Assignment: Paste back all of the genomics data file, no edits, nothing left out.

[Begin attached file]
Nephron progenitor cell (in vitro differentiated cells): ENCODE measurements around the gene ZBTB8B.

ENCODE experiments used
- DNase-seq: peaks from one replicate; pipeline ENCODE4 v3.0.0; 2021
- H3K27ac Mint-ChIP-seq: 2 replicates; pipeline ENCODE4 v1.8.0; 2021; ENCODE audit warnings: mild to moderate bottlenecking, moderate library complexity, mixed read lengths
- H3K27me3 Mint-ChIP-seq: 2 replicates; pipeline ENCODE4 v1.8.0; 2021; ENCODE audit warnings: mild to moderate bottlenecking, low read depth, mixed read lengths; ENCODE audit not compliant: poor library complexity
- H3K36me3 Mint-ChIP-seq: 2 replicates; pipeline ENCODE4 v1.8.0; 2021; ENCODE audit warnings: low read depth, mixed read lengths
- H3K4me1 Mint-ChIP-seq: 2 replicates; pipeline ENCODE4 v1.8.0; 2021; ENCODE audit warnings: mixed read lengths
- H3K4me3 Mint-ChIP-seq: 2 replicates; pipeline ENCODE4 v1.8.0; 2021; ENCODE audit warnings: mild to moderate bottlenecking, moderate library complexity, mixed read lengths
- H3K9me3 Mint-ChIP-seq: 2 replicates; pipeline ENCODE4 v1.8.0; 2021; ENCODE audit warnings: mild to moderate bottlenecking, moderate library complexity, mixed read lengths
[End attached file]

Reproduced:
Nephron progenitor cell (in vitro differentiated cells): ENCODE measurements around the gene ZBTB8B.

ENCODE experiments used
- DNase-seq: peaks from one replicate; pipeline ENCODE4 v3.0.0; 2021
- H3K27ac Mint-ChIP-seq: 2 replicates; pipeline ENCODE4 v1.8.0; 2021; ENCODE audit warnings: mild to moderate bottlenecking, moderate library complexity, mixed read lengths
- H3K27me3 Mint-ChIP-seq: 2 replicates; pipeline ENCODE4 v1.8.0; 2021; ENCODE audit warnings: mild to moderate bottlenecking, low read depth, mixed read lengths; ENCODE audit not compliant: poor library complexity
- H3K36me3 Mint-ChIP-seq: 2 replicates; pipeline ENCODE4 v1.8.0; 2021; ENCODE audit warnings: low read depth, mixed read lengths
- H3K4me1 Mint-ChIP-seq: 2 replicates; pipeline ENCODE4 v1.8.0; 2021; ENCODE audit warnings: mixed read lengths
- H3K4me3 Mint-ChIP-seq: 2 replicates; pipeline ENCODE4 v1.8.0; 2021; ENCODE audit warnings: mild to moderate bottlenecking, moderate library complexity, mixed read lengths
- H3K9me3 Mint-ChIP-seq: 2 replicates; pipeline ENCODE4 v1.8.0; 2021; ENCODE audit warnings: mild to moderate bottlenecking, moderate library complexity, mixed read lengths